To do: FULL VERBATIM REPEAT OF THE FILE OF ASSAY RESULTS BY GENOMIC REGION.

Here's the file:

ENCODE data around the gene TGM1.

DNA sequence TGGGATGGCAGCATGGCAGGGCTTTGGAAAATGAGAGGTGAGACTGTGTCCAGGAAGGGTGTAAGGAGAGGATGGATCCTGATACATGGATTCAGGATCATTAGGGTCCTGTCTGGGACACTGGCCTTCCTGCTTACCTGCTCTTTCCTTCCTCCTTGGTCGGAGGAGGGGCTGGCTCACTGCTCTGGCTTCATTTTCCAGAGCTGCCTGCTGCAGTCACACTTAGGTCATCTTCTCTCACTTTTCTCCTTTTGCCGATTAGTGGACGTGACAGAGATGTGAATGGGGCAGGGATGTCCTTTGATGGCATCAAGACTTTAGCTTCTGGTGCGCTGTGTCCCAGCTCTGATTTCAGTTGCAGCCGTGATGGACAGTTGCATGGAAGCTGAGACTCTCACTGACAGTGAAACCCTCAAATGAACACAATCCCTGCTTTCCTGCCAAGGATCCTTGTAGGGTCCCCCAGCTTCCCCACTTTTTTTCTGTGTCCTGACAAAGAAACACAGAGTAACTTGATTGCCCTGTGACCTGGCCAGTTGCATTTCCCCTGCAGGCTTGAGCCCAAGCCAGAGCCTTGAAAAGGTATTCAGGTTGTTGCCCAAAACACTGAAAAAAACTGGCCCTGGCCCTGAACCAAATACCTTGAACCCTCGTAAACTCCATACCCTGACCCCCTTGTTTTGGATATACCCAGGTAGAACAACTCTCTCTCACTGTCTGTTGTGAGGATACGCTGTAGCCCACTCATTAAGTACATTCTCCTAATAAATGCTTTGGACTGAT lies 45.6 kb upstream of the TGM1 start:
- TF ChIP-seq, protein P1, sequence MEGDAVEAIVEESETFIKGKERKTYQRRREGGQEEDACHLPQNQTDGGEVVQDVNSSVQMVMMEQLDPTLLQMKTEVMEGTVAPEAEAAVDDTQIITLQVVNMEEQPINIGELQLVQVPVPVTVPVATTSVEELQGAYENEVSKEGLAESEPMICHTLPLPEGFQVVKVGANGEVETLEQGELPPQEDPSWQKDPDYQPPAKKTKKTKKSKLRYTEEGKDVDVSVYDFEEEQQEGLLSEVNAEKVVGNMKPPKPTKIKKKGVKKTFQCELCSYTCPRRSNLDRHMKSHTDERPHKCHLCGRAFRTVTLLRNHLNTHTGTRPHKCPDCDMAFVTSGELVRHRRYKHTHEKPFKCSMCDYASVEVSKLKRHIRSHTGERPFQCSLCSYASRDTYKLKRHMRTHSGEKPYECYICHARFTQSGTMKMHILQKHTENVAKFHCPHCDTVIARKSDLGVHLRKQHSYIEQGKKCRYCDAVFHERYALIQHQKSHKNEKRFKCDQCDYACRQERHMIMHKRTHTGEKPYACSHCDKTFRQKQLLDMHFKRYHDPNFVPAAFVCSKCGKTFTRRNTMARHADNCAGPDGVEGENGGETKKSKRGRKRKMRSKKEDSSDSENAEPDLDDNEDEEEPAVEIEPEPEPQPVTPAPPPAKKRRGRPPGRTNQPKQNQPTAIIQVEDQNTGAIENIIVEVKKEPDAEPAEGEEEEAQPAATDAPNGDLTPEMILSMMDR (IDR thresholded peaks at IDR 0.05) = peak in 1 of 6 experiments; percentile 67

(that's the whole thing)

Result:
ENCODE data around the gene TGM1.

DNA sequence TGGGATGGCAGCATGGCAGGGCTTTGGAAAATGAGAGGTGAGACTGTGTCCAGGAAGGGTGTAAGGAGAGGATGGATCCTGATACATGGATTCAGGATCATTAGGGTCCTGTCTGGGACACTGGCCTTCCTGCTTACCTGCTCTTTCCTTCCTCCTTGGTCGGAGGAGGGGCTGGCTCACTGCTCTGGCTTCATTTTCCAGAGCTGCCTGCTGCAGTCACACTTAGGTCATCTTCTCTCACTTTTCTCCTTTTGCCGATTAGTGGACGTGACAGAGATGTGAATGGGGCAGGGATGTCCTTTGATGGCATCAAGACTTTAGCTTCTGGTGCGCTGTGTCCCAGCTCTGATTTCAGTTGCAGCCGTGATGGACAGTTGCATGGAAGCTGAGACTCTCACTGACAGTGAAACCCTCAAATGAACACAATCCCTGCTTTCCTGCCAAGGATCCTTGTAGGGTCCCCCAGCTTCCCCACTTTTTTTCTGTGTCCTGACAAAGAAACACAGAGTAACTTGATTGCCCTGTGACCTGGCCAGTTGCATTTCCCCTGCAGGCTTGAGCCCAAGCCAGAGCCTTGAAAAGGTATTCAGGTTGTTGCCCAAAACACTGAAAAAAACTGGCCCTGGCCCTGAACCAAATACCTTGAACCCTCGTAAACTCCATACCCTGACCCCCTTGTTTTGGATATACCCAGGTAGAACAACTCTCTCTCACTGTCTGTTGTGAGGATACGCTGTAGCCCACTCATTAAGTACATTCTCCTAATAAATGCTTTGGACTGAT lies 45.6 kb upstream of the TGM1 start:
- TF ChIP-seq, protein P1, sequence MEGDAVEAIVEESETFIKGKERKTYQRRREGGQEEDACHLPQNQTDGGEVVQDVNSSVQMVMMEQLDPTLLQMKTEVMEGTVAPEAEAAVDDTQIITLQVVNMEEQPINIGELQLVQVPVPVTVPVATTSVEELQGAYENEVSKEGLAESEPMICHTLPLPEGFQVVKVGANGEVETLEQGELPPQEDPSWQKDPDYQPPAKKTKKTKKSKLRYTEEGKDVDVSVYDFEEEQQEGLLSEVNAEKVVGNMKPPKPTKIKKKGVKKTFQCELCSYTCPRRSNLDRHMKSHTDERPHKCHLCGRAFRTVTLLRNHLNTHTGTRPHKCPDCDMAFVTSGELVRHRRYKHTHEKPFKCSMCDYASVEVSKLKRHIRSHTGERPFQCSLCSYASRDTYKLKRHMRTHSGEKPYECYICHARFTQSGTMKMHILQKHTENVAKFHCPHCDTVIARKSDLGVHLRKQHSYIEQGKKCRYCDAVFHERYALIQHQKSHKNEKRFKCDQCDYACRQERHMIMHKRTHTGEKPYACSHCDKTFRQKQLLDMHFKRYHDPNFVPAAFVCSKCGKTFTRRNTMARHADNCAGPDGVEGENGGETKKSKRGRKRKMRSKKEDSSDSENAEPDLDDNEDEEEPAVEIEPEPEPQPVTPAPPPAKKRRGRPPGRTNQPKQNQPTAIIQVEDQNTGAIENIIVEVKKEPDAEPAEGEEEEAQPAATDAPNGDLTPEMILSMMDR (IDR thresholded peaks at IDR 0.05) = peak in 1 of 6 experiments; percentile 67